TREC Internet Advertising Guidelines

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The Texas Real Estate Commission (TREC) requires that all real estate advertising over the Internet, including web pages, email, bulletin boards, and other electronic publications, display the same type of information as required in print or broadcast advertisements. For the complete text of these rules, click here.


Definition of Advertising

According to TREC rules, an “advertisement” is a written or oral statement which induces or attempts to induce a member of the public to use the services of the licensee. Communication from a licensee to a member of the public that takes place after an agreement has been reached for the licensee to provide services is not considered advertising.


Licensees must disclose their status as brokers or agents on each page of a website that contains a real estate ad. To ensure compliance, REALTORS® may want to place a footer at the bottom of each webpage that contains the disclosure statement. For example, “Texas Realty is a licensed real estate broker providing brokerage services in Texas since 1975.” One could also provide a link back to the TREC website to show that the firm is regulated by TREC.

Email Messages

Real estate licensees who place other types of advertisements electronically, including e-mail (whether through e-mail discussion groups or in attachments to e-mail messages), must also include the disclosure of license status and name of sponsoring broker, if applicable, within the electronic advertisement and in any attachment that is also an advertisement. E-mail messages that are not considered to be advertisements, such as personal correspondence with established clients, are not subject to the rules.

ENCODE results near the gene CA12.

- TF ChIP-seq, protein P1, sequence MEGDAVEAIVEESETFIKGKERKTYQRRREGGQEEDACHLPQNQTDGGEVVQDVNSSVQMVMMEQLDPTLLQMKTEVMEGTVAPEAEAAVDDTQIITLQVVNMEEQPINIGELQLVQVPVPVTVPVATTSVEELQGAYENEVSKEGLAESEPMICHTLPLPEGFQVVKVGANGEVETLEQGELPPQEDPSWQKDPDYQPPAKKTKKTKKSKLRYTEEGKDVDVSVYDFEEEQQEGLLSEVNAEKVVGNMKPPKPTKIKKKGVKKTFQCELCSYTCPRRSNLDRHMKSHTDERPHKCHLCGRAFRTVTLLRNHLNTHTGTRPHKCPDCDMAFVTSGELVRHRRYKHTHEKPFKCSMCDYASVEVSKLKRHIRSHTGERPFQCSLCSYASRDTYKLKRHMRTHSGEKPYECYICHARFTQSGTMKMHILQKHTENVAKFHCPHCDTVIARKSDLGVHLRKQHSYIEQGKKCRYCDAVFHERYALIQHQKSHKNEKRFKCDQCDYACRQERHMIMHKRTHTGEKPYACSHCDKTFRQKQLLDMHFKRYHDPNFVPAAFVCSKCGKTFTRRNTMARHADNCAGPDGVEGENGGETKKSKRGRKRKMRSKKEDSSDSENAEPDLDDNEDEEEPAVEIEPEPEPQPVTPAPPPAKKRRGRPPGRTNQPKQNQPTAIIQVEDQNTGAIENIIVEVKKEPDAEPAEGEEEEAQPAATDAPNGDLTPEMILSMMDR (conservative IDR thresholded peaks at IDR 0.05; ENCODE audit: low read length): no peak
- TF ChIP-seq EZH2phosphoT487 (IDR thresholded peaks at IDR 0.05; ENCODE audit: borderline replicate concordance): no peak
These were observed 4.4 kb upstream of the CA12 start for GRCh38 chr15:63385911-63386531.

Social Media

Before you post or tweet, remember that an advertisement is any written or oral statement or communication which induces or attempts to induce a member of the public to use the services of the real estate licensee. Therefore, if you are advertising your services using social media, you must still comply with the advertising rules and regulations, such as including a designation to clearly identify the licensee, including the name of your broker (in a clear and conspicuous manner), and avoiding deceptive or misleading advertising.


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